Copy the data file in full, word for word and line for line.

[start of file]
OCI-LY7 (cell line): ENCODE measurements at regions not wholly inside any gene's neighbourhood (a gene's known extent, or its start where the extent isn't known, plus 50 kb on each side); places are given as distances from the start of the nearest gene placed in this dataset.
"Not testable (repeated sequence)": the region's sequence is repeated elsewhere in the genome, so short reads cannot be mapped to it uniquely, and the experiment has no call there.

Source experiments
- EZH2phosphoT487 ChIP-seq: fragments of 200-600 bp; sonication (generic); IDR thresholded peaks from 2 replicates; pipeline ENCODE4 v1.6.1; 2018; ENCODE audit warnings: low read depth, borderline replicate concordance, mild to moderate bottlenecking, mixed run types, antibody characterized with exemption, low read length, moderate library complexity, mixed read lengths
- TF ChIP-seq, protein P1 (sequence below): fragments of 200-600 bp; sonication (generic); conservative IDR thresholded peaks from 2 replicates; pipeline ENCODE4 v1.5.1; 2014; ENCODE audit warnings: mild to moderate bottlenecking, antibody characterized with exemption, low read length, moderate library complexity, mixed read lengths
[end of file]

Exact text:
OCI-LY7 (cell line): ENCODE measurements at regions not wholly inside any gene's neighbourhood (a gene's known extent, or its start where the extent isn't known, plus 50 kb on each side); places are given as distances from the start of the nearest gene placed in this dataset.
"Not testable (repeated sequence)": the region's sequence is repeated elsewhere in the genome, so short reads cannot be mapped to it uniquely, and the experiment has no call there.

Source experiments
- EZH2phosphoT487 ChIP-seq: fragments of 200-600 bp; sonication (generic); IDR thresholded peaks from 2 replicates; pipeline ENCODE4 v1.6.1; 2018; ENCODE audit warnings: low read depth, borderline replicate concordance, mild to moderate bottlenecking, mixed run types, antibody characterized with exemption, low read length, moderate library complexity, mixed read lengths
- TF ChIP-seq, protein P1 (sequence below): fragments of 200-600 bp; sonication (generic); conservative IDR thresholded peaks from 2 replicates; pipeline ENCODE4 v1.5.1; 2014; ENCODE audit warnings: mild to moderate bottlenecking, antibody characterized with exemption, low read length, moderate library complexity, mixed read lengths